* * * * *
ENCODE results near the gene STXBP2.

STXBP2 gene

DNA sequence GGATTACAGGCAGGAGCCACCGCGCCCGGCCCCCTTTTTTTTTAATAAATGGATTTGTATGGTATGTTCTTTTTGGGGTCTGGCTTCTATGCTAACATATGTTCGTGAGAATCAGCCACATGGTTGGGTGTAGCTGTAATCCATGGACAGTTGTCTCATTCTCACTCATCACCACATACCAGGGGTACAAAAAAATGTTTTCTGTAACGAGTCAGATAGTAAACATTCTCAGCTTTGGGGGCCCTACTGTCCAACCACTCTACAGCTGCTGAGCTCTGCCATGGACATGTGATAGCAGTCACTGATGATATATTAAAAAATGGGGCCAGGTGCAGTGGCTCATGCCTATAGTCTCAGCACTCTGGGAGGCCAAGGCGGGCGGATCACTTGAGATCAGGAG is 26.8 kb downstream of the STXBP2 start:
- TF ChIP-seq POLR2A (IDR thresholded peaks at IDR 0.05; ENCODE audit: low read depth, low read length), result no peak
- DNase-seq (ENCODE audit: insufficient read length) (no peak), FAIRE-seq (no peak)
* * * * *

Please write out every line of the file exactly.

ENCODE results near the gene STXBP2.

STXBP2 gene

DNA sequence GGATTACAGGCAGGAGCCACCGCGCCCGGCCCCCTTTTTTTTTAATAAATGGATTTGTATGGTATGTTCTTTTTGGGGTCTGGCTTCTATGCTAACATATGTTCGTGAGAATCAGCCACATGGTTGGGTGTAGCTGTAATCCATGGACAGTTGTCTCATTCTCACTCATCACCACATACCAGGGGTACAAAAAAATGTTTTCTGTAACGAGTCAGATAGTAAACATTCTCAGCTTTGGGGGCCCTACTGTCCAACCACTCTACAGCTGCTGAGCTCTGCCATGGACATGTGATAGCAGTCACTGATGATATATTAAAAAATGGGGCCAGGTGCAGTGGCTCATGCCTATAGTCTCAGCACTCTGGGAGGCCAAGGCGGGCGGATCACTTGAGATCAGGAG is 26.8 kb downstream of the STXBP2 start:
- TF ChIP-seq POLR2A (IDR thresholded peaks at IDR 0.05; ENCODE audit: low read depth, low read length), result no peak
- DNase-seq (ENCODE audit: insufficient read length) (no peak), FAIRE-seq (no peak)